MEXICO CITY — With a rollicking 4-3 upset victory over Brazil, Mexico won its first international soccer crown Wednesday night and proved it is on the road to joining the ranks of the world powers.
Attacking aggressively from the start, Mexico reversed a half-century of losses to Brazil with its decisive win in the Confederations Cup final before a thunderous home crowd of about 110,000 in the famed Azteca Stadium.
Miguel Zepeda, a 23-year-old midfielder, scored twice for Mexico. He opened the scoring in the 13th minute, and teammate Jose Manuel Abundis put Mexico up by a startling 2-0 in the 28th minute.
But the field really belonged to Cuauhtemoc Blanco, the white-shoed Mexican playmaker who set upthree goals, including Zepeda's second score in the 51st minute--and then added his own goal 17 minutes into the second half.
That game-winner, a dancing, juking maneuver past goalkeeper Dida, gave Blanco seven goals in the tournament, second to Brazil's Ronaldinho.
The contest harked back to some of the best matches ever played in Azteca, including a legendary World Cup contest in 1970 in which Italy beat West Germany, 4-3.
"This was very important for us," Blanco said. "We demonstrated that we can play at the same level as the strongest teams anywhere."
Brazilian Coach Wanderley Luxemburgo said: "Mexico deserved the title."
He said his team made critical errors, especially early on when Mexico charged forward repeatedly and took the ball from Brazilian defenders.
The young Brazilian squad, with only three players from its 1998 World Cup team that finished second, "is in a learning phase," Luxemburgo added.
Manuel Lapuente, the Mexican coach, said: "We knew that with Brazil, you have to attack, you can't beat them by defending. So the boys played offensively from the start. And we stayed calm when they caught us."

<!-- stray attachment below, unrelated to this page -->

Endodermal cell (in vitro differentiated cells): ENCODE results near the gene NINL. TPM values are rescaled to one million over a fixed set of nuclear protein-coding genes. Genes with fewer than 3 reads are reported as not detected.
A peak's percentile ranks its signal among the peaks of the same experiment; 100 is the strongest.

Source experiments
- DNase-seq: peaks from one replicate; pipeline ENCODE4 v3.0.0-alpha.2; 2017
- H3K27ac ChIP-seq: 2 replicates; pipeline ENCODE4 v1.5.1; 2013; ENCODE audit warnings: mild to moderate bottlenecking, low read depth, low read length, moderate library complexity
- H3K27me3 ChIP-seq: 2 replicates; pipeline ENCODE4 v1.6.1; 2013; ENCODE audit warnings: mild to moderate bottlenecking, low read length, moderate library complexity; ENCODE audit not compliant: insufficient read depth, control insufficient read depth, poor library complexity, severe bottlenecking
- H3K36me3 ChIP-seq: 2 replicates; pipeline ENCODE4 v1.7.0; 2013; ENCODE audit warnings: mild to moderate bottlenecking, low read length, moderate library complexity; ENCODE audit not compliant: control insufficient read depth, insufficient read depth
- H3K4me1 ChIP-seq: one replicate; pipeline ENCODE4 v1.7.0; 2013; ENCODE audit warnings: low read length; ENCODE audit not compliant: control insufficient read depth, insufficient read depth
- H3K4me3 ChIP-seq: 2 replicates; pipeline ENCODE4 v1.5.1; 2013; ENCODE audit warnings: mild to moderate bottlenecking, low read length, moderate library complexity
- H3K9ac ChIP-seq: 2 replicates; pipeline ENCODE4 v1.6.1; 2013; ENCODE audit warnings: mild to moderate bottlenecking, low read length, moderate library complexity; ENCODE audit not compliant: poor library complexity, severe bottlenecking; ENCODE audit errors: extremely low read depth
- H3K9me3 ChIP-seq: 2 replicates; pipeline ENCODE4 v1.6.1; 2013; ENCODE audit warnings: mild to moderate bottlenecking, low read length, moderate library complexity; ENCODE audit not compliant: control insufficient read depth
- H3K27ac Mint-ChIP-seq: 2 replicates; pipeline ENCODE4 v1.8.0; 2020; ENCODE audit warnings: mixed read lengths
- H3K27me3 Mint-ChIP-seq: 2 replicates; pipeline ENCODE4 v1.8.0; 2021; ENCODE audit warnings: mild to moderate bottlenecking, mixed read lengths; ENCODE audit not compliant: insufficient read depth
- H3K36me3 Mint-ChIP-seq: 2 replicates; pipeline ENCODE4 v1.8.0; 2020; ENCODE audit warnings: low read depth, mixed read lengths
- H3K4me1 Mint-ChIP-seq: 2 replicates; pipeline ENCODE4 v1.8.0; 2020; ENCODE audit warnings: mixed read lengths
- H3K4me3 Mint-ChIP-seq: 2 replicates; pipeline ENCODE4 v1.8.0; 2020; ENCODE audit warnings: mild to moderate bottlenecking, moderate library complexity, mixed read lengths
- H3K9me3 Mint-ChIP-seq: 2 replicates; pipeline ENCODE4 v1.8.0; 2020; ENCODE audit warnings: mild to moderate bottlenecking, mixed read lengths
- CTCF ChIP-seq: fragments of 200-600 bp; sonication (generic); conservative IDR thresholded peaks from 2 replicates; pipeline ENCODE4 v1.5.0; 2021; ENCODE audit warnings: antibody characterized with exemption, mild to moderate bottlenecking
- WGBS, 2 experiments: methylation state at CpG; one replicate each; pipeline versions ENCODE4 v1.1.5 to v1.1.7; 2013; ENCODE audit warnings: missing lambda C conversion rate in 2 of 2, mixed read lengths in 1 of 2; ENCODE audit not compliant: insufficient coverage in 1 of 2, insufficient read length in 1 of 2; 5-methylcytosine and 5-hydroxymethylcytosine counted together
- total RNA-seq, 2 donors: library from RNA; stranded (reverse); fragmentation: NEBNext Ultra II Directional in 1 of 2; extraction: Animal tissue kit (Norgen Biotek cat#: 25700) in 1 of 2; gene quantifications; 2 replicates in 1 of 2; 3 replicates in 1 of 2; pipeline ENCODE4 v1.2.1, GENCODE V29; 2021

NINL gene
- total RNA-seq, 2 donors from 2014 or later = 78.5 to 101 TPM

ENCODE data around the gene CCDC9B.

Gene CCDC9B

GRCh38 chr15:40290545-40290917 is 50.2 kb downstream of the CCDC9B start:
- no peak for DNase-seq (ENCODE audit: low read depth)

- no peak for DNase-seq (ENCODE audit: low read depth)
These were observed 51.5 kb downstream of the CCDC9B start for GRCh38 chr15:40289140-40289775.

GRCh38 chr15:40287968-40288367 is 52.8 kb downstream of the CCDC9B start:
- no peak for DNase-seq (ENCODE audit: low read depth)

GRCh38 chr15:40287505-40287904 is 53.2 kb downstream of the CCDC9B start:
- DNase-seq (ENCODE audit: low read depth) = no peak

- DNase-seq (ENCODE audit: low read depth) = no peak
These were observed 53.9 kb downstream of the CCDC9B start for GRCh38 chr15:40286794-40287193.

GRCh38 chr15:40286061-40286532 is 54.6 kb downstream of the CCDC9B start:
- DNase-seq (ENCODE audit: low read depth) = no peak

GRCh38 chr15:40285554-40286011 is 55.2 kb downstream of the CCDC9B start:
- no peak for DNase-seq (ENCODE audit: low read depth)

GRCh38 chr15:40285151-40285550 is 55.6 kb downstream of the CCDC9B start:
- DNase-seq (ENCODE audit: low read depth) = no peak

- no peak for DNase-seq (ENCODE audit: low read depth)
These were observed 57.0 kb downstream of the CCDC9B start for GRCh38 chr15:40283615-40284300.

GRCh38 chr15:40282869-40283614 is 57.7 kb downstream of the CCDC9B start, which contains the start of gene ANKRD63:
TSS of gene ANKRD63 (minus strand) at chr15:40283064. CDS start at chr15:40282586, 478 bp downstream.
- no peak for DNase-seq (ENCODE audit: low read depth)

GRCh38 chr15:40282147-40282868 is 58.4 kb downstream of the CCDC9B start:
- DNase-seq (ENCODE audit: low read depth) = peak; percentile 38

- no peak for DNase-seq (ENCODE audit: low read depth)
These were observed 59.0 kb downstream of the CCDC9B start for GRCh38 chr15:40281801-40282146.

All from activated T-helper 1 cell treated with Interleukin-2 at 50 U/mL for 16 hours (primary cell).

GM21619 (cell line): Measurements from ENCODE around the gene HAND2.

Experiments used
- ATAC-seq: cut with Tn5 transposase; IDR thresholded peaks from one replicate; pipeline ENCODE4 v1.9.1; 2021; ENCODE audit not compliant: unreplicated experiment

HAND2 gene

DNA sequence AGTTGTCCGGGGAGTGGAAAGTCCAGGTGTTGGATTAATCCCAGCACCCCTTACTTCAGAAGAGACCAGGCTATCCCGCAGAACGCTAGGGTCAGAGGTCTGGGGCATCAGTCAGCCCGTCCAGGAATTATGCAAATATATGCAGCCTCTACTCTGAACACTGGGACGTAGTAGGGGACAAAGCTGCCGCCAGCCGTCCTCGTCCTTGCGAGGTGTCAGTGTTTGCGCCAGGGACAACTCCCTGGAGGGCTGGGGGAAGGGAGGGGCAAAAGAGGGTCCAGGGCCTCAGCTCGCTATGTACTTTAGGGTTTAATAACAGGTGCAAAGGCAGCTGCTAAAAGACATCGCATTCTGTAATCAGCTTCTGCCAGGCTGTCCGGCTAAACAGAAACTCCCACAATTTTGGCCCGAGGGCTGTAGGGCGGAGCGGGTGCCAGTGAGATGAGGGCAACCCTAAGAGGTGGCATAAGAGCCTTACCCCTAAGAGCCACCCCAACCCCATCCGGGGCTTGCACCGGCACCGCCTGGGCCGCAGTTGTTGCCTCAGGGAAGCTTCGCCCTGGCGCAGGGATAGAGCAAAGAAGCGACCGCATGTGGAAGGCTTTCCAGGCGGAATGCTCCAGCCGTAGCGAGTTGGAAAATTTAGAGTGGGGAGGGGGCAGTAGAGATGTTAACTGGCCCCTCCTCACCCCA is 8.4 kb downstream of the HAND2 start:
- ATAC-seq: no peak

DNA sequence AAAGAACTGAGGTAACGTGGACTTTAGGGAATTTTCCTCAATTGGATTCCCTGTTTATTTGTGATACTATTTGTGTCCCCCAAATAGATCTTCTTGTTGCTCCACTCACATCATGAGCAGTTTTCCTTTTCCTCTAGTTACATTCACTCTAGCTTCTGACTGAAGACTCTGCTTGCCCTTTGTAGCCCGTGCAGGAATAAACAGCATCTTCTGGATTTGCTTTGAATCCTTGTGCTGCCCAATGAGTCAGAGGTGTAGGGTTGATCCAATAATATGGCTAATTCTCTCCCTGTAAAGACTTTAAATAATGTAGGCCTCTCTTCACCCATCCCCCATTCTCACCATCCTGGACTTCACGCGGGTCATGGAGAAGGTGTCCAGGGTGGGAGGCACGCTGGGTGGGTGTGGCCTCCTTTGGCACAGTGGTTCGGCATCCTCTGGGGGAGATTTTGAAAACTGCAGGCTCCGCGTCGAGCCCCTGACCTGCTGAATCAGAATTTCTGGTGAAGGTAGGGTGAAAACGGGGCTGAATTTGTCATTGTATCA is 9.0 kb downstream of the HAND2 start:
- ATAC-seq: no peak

Just when Mexico had swarmed to a two-goal advantage and appeared in total control, Ronaldinho drew a penalty in the 43rd minute from German Villa that Serginho converted. Roni then tied the game for Brazil in the second minute of the second half.
But instead of collapsing, Mexico stormed back to a 3-2 lead on Zepeda's second goal and Blanco made it 4-2 soon after.
Even though Ze Roberto scored a minute later, Mexico kept its composure and fought off Brazil's late charges.
The game ended with Brazil in disarray and Joao Carlos expelled in the final minute.
Brazil had cruised through much of the tournament--apart from a hard-fought 1-0 victory over the United States--but sometimes appeared to lose concentration.
Four Brazilian stars, Ronaldo, Rivaldo, Roberto Carlos and Cafu, were missing from the squad, a problem that plagued several teams in the eight-team competition. Mexico was at near full strength.
And Mexico needed that edge. The Mexican team came into the contest at almost as severe a historical disadvantage against Brazil as the United States faced on Sunday against Mexico in the semifinal. Mexico defeated the United States, 1-0, in extra time, its 16th win over the Americans against no losses and one draw in Azteca Stadium.
Mexico, in turn, had won just two matches against Brazil since 1950--with 19 losses and four draws. In that span Brazil had scored 53 goals against Mexico's 18.